Report recommends independent state office to investigate sexual harassment complaints

- A new state report says Minnesota’s government should create an independent office to receive and investigate reports of sexual harassment made by government employees.  

The Minnesota Management and Budget office released the report Friday following an extensive review of the state government’s sexual harassment policies and procedures. Gov. Mark Dayton ordered the review last fall after two state legislators were accused of sexual misconduct. Both legislators eventually resigned.

“There is no place in our workplaces for sexual harassment,” MMB Commissioner Myron Frans said in a statement. “Every employee deserves a work environment that is safe, respectful, and supportive. To all state employees who have experienced harassment in the workplace, we see you. We hear you. We will do better,” Commissioner Myron Frans said

The report and review focused on the executive branch consisting of 23 agencies and 33,200 employees. They did not include the judicial or legislative branches of Minnesota’s government. 

According to the report, there were 266 sexual harassment complaints across the 23 state agencies from 2012-2017. More than half of the complaints—51 percent–were substantiated after an investigation, while 40 percent were found to be unsubstantiated, later withdrawn or one of the parties left their job. 

The Department of Corrections had 73 complaints, the most of any agency over six years, followed by the Department of Human Services with 45 and the Department of Transportation with 33. The Bureau of Mediation Services, Department of Commerce, Department of Higher Education and the Department of Iron Range Resources and Rehabilitation had no complaints in six years. 

MMB will present their findings and recommendations to the governor sometime in the next few weeks. 

In a statement released Friday, Dayton said he plans to propose legislation this session to establish a central administrative body within the executive branch that will address sexual harassment complaints. 

Supporters of changes to sexual harassment policies have organized a rally on Friday afternoon, calling for a task force to “ensure people working at the Capitol and in campaigns are able to do their jobs without sexual harassment or assault.” The rally starts at 1:30 p.m. at the State Capitol rotunda. 

Senate Majority Leader Paul Gazelka says while he "applauds the good intentions of those proposing a task force on sexual harassment," he believes a non-partisan Senate Counsel and the Senate human resources department are better suited to making recommendations on new policies. 


  1. Create an independent office to receive reports of sexual harassment, conduct investigations, and enforce consistent application of the policy and procedures across the executive branch.
  2. Expand and routinely require multifaceted training on the sexual harassment prevention policies, procedures, and issues peripherally related to creating an inclusive and respectful workplace. The training should be entwined with a broader communication strategy to reinforce and engage employees.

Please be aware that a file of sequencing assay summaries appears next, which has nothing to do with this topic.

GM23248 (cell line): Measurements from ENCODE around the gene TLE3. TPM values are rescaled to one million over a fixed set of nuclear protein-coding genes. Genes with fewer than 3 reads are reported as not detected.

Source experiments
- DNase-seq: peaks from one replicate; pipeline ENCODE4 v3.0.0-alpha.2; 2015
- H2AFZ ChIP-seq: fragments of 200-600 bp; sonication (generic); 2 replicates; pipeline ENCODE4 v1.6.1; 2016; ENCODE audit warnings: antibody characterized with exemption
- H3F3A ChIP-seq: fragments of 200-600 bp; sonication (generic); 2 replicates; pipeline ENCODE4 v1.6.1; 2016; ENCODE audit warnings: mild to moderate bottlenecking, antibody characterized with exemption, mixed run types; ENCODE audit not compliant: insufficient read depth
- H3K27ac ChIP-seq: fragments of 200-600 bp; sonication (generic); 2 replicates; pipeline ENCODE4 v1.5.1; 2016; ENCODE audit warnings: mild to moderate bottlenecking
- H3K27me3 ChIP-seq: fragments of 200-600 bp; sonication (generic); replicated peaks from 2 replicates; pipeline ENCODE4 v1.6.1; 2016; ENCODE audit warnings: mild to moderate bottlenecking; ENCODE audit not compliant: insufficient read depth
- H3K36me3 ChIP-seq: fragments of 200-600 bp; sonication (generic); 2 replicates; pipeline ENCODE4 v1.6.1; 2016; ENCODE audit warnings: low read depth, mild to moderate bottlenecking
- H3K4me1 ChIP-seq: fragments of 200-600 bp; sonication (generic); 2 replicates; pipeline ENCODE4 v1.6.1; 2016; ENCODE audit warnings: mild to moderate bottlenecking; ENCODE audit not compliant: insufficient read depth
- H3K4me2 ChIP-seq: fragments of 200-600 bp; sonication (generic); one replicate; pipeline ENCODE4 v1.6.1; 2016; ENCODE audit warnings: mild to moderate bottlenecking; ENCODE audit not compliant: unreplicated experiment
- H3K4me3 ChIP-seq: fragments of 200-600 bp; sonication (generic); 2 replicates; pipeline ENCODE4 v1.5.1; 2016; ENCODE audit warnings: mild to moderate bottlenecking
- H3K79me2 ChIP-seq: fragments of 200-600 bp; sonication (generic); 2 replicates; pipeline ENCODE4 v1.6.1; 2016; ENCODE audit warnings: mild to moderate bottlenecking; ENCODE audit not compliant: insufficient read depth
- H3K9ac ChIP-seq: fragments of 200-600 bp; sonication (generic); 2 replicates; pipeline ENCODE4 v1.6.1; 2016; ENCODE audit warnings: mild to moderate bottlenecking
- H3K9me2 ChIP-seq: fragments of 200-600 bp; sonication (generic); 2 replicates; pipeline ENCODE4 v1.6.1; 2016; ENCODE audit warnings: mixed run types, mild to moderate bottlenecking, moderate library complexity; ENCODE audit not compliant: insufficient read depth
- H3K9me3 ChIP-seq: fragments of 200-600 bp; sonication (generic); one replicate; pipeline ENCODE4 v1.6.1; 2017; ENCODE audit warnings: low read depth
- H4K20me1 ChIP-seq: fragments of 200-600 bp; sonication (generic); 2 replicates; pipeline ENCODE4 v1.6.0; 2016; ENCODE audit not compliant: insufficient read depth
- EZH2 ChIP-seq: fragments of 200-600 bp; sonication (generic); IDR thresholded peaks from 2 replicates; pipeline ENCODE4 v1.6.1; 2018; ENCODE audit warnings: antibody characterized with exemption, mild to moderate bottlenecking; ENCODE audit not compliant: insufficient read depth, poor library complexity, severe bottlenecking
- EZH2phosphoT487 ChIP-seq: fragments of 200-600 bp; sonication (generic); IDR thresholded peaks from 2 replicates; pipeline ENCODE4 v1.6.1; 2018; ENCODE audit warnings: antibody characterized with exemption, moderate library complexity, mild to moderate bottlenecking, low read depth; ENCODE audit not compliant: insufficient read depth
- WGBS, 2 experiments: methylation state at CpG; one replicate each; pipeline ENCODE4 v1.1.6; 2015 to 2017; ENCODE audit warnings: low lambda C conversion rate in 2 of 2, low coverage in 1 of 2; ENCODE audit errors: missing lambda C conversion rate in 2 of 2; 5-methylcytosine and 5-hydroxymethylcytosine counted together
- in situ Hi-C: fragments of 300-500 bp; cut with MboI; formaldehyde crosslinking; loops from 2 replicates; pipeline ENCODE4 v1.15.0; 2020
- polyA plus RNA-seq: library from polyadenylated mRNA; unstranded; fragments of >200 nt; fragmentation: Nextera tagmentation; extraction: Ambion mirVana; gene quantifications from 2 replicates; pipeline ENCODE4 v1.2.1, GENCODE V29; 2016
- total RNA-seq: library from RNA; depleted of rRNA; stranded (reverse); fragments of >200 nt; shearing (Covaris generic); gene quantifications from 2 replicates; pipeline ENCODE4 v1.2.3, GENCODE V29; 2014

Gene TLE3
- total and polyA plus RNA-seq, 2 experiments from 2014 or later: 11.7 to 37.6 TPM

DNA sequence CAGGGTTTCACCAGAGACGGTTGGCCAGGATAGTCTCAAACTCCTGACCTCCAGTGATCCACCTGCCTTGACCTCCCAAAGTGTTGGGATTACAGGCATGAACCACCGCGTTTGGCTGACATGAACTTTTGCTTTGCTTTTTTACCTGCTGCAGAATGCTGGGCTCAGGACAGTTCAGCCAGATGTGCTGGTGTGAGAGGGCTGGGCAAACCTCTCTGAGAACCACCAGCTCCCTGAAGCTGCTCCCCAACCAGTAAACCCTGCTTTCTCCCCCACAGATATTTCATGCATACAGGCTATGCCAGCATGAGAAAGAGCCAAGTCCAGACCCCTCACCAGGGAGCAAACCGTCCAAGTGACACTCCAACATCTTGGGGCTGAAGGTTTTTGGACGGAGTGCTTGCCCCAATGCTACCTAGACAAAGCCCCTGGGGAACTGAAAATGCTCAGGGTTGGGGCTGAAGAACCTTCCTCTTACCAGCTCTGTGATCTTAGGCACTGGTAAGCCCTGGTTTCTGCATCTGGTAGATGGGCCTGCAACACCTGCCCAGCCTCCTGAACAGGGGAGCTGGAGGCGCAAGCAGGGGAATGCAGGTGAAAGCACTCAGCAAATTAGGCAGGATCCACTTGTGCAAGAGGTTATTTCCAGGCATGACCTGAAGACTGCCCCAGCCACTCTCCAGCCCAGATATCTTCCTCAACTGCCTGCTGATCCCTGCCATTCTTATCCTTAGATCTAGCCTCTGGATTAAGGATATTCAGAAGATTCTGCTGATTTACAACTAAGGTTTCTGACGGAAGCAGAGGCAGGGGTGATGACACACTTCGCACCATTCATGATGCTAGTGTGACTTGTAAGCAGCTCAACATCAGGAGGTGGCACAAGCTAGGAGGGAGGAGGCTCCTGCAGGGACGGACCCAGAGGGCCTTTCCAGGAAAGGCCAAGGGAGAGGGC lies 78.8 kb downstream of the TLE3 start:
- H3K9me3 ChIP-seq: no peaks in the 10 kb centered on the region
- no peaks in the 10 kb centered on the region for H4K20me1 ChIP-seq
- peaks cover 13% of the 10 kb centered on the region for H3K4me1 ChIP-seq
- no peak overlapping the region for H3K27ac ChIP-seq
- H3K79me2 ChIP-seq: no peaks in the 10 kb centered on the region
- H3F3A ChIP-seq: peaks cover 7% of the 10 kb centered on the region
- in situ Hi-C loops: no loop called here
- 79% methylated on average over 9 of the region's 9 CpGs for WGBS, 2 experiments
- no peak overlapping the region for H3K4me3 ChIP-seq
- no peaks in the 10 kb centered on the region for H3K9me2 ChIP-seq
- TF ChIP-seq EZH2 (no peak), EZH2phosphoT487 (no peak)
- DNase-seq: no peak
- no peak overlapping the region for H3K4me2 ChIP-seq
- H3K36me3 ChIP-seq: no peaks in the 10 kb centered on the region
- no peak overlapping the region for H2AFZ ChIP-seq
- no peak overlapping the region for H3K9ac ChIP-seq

3. Hire and retain more diverse senior leaders and managers, improve retention rates of women in leadership positions, and expand women in leadership roles in traditionally male-dominated career fields.
  4. Implement a robust communication plan to educate and remind all employees of the sexual harassment prevention policy, procedures, and training and highlight resources available in creating a more inclusive and respectful workplace. The communication plan should specifically include a comprehensive all-employee survey with routine follow-up and evaluation of progress and a statewide communications toolkit to provide resources uniformly across all agencies.
  5. Expand sexual harassment reporting options for employees, including studying the creation of an external hotline.
  6. Expand resources for enhancing a culture of respect in the workplace through employee resource groups, diversity speaking engagements, and cultural competency training.
  7. Update the statewide Sexual Harassment Prohibited Policy to include guidance on the roles and responsibilities of those who witness the sexual harassment of others.
  8. Develop senior leadership and management accountability for the implementation of the sexual harassment prevention policy and procedures and achieving the goal of a more respectful workplace through separate management training, evaluation through reporting to the governor, measurement through performance reviews, and support the role of affirmative action officers as integral to the sexual harassment reporting process and in achieving the goals of an inclusive work environment.
  9. Regularly review agency sexual harassment prevention policies, procedures, and reporting. Ensure strong internal controls by monitoring for changes and deficiencies and make adjustments when needed.
  10. Propose law changes that will allow more transparency into the process for those who report sexual harassment. 
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